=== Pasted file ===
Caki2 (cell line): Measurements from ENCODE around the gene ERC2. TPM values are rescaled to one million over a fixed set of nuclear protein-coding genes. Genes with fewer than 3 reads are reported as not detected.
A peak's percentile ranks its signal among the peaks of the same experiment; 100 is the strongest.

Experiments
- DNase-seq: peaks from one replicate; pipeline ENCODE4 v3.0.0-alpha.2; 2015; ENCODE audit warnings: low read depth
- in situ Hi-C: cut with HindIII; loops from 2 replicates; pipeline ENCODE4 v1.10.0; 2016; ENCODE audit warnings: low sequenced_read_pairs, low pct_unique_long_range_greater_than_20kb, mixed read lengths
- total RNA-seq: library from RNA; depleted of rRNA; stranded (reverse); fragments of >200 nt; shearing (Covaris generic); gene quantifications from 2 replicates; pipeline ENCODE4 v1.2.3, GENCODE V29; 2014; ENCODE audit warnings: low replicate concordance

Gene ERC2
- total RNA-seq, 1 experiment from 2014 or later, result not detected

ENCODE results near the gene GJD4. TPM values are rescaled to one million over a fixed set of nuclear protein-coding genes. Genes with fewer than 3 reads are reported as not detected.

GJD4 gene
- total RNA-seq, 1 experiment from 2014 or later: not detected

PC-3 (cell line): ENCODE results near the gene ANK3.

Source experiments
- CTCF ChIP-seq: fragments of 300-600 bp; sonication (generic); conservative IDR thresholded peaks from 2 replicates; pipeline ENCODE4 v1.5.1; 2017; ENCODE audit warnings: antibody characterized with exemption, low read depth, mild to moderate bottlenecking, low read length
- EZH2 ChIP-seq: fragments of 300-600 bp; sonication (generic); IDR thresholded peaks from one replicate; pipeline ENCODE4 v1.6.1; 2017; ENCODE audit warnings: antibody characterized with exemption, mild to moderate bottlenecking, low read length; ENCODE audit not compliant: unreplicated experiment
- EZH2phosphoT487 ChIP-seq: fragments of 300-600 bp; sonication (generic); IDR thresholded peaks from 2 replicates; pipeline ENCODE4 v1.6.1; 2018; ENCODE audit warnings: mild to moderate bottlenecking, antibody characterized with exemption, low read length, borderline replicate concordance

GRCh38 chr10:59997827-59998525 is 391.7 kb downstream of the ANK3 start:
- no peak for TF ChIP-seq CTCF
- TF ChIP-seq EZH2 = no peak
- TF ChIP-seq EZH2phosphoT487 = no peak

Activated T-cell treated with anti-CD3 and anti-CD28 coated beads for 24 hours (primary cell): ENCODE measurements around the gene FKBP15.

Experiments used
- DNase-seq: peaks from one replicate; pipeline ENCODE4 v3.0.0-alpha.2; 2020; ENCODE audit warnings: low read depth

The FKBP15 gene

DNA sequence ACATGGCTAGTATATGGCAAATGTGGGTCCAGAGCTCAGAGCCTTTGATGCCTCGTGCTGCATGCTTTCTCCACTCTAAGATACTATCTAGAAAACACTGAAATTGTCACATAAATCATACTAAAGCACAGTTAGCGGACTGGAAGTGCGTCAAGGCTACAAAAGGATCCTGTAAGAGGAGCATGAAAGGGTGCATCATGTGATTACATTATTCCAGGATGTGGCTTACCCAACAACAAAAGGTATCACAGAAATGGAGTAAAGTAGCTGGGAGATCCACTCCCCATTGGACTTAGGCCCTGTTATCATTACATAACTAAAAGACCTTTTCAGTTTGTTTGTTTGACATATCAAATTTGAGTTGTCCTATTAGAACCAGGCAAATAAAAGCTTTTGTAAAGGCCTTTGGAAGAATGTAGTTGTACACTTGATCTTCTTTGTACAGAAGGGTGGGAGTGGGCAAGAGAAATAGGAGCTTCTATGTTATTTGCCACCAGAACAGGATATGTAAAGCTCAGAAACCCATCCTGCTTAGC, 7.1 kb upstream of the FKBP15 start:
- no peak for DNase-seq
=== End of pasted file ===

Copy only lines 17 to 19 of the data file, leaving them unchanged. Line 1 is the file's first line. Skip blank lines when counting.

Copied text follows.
GRCh38 chr10:59997827-59998525 is 391.7 kb downstream of the ANK3 start:
- no peak for TF ChIP-seq CTCF
- TF ChIP-seq EZH2 = no peak